3. Perhaps the greatest, though certainly controversial, opportunity for day schools to engage new constituencies lies in joining the ranks of those offering less than full-day Jewish educational programs. This is a dynamic area in Jewish education today, no longer monopolized by synagogues. Day schools could play multiple roles here, from offering specialized programs in Hebrew language that many synagogues and other providers are incapable of mounting, to providing the kind of multi-day after-school programming that combines Jewish learning with other activities (e.g., assisted homework) that is spreading around the continent, to offering short-term vacation-time immersive programs that might combine Jewish and general learning. Nor do day schools have to go it alone in these efforts; rather, they might position themselves as partners to local synagogues and other providers, offering options that they cannot.

4. A growing number of day schools, especially in smaller communities, are opening their doors to non-Jewish students. Although financial exigencies may be driving this development, there are also educational reasons for considering whether day school should be for Jewish students only. In today’s world, ethno-religious insularity is increasingly problematic, both empirically and ideologically. Many parents will not consider day school for their children precisely because they want them to experience religious, ethnic and racial diversity. And if we truly believe that Judaism is a wisdom tradition with much to teach the world as a whole (and only this conviction, not a commitment to “Jewish continuity,” is likely to impress young people that what they are learning is worth doing so), then we should be delighted when others want to be exposed to this tradition in our institutions.

5. Unquestionably, the opportunity day schools provide to connect Jewish and general learning is one of their great strengths (even if some day schools do this far better than others). But, does this mean that day schools must themselves provide all of this learning? Already, a growing number of schools are turning to technology to “outsource” some of their curriculum. There are other options as well that may be even better, e.g., partnering with other private or even public schools in areas like STEM that are high on parents’ and students’ educational agendas, but often difficult for smaller schools in particular to do well. Day schools need not abandon their integrative role even if others are involved in providing some of the coursework.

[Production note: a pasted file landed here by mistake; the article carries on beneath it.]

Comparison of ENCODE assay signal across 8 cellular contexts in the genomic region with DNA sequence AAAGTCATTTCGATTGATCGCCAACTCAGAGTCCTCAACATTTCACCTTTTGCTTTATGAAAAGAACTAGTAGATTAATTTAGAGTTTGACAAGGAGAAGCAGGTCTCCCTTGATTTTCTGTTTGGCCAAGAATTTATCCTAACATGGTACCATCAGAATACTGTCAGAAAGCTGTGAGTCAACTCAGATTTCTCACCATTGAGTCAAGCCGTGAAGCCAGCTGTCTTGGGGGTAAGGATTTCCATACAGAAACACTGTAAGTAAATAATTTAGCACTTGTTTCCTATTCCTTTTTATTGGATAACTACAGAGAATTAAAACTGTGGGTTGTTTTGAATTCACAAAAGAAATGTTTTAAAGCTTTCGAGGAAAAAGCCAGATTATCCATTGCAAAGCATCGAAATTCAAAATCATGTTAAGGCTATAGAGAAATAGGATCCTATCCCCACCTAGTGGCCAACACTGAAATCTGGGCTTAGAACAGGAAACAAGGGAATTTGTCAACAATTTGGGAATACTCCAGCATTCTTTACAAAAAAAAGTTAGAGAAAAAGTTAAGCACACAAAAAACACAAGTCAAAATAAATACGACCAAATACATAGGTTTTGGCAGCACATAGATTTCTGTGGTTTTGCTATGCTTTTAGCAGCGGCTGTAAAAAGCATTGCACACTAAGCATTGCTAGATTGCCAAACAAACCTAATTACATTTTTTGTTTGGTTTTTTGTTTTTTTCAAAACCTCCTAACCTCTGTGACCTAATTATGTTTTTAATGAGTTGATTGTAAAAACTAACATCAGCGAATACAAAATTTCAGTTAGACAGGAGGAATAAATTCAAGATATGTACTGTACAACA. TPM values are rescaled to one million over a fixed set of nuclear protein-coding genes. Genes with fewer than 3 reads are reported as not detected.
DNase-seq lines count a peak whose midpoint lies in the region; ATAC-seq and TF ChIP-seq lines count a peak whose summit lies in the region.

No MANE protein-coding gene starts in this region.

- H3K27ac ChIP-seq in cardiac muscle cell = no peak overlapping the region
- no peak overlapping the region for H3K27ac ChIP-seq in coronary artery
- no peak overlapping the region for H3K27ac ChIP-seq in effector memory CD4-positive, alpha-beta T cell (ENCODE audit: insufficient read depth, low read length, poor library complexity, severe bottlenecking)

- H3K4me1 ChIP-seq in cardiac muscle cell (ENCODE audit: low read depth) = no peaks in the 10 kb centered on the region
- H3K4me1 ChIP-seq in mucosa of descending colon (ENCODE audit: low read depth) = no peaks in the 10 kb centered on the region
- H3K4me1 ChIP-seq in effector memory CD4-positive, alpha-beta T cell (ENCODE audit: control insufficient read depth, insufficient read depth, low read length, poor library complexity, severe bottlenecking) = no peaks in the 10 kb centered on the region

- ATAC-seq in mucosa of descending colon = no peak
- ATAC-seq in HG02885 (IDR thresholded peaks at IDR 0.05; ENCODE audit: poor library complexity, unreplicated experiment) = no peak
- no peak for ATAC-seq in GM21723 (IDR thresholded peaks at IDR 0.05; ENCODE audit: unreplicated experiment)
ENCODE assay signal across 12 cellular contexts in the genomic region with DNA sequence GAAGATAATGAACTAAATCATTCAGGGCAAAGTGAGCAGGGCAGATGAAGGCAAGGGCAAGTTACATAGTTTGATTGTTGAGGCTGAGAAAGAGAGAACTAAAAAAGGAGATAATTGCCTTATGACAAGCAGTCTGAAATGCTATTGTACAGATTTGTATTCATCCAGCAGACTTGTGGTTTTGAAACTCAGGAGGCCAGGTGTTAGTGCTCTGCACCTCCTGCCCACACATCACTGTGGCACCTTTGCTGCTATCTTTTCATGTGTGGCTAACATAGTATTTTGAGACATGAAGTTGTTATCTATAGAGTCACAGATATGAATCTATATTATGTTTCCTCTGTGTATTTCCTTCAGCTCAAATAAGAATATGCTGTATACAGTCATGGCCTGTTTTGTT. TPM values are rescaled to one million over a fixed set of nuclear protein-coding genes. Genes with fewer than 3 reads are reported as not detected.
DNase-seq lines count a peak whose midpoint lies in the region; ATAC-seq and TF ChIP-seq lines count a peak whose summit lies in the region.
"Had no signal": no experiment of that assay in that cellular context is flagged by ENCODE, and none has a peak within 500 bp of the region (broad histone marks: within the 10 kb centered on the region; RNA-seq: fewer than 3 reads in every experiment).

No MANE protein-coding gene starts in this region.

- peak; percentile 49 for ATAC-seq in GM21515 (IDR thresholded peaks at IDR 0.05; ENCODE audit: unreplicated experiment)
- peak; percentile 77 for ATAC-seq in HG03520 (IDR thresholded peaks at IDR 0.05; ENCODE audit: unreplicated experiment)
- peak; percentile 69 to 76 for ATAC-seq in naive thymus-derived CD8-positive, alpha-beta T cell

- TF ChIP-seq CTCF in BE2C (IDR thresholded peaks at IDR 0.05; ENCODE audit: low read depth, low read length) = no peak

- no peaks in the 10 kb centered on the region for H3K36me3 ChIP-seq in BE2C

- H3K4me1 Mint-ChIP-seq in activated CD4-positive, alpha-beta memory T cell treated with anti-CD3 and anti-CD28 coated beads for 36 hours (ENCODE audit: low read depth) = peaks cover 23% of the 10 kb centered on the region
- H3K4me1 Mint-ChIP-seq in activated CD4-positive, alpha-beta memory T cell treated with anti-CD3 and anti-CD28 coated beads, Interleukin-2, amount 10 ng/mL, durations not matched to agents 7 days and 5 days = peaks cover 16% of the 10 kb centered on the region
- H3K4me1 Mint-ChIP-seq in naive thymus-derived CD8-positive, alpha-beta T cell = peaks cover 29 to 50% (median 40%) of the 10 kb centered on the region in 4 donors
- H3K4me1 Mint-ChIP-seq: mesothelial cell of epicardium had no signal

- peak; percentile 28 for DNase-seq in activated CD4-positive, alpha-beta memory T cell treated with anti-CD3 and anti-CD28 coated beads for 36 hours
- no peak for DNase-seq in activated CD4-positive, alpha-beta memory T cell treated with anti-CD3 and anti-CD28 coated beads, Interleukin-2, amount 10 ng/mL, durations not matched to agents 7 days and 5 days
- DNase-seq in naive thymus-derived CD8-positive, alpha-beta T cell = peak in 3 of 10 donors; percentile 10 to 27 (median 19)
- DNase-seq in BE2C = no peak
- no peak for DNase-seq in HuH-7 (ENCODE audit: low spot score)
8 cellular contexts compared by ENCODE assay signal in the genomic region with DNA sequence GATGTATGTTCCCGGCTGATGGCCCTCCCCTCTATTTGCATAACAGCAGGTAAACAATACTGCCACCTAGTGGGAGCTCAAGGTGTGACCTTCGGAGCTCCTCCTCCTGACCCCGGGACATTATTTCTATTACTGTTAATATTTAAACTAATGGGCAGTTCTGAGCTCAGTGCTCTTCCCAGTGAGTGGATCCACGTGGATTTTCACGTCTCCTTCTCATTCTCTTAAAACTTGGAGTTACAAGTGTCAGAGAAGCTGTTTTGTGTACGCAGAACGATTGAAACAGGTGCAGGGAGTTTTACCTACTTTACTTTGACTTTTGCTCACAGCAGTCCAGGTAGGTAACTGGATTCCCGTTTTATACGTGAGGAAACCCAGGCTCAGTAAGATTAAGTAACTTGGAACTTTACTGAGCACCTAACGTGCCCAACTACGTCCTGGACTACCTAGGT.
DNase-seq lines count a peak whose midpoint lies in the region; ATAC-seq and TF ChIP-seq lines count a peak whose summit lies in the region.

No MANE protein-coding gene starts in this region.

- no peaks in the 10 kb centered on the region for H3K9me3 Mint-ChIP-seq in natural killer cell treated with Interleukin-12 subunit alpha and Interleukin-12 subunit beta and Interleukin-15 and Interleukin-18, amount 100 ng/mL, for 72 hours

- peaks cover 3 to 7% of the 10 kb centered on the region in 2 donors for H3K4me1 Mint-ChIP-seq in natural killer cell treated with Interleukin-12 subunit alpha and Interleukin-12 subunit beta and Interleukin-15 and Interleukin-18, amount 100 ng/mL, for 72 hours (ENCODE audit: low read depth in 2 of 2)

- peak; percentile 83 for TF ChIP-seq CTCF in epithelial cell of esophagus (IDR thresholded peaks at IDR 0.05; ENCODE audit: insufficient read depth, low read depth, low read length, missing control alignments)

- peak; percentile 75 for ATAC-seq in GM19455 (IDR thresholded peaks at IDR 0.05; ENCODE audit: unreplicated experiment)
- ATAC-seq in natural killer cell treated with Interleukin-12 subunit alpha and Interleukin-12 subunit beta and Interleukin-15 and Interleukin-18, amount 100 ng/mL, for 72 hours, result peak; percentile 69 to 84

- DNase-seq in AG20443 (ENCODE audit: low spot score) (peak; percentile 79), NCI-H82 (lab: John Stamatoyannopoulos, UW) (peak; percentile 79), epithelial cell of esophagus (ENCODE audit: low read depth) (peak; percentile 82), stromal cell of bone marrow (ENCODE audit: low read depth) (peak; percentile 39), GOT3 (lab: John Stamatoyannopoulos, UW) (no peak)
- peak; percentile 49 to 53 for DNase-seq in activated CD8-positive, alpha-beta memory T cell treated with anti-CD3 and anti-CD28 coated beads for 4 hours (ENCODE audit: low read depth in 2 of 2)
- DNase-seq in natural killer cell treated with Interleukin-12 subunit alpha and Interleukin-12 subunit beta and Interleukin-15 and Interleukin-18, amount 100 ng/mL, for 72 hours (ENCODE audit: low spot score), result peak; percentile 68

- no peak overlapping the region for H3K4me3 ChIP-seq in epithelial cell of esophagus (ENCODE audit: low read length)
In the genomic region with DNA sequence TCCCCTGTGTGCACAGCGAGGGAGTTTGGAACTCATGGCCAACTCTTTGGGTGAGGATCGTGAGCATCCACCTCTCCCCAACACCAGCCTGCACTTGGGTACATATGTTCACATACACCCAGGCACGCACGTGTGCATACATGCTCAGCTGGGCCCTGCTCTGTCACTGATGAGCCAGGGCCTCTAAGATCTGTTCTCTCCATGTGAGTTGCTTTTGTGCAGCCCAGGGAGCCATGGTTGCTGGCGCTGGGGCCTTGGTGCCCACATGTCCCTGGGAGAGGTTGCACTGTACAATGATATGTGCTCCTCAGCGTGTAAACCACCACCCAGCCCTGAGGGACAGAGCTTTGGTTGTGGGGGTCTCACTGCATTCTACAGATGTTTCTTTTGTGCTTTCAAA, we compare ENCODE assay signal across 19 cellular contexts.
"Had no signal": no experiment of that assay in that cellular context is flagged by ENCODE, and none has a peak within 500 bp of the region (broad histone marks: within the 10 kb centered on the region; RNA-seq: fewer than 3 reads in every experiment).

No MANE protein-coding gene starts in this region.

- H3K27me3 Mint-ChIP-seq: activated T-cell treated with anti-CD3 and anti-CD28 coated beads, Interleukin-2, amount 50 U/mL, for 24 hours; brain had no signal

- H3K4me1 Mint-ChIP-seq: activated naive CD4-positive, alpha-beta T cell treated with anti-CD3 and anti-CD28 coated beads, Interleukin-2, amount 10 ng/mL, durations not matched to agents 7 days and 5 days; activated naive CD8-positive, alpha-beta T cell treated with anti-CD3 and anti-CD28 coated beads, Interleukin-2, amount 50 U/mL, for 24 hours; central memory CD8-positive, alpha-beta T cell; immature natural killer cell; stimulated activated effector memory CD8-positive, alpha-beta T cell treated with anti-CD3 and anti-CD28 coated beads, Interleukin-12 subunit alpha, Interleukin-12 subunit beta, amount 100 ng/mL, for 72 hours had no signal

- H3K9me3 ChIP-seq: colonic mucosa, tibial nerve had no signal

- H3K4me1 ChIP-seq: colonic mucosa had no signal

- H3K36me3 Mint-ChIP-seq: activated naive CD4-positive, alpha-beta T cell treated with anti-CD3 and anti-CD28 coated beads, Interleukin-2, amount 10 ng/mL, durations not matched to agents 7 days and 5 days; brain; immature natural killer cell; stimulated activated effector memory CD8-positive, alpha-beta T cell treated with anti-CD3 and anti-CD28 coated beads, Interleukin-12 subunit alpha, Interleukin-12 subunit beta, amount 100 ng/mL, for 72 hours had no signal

6. Short of a major sea change in how education is funded in the United States, there is little prospect that the costs of day school education can be shifted in any dramatic way away from parents and donors. However, altering the day school model in some of the other ways suggested above—making it more efficient, more expansive in who it engages, more open to wider populations—might bring in new sources of revenue. At the least, it may help to alter the perception that day schools serve a narrow slice of the Jewish population and hence do not merit broadened support.

There are no magic bullets here, and there are good arguments against, as well as for, each of the possible changes I have suggested. Certainly, no one (including me) could responsibly urge that day school leaders embrace radical, and potentially de-stabilizing, changes without due deliberation and experimentation. However, this is not a time for timidity. As we look at the challenges facing day schools today, the question is: Do we have the courage to build on what has already been achieved to create new models and new relationships so that our schools and our children can continue to thrive in the 21st century?♦

Dr. Jonathan Woocher works in a senior capacity with the Lippman Kanfer family on its philanthropic and educational initiatives.

Jonathan Woocher
Mission & Vision
Knowledge Topics
Published: Fall 2014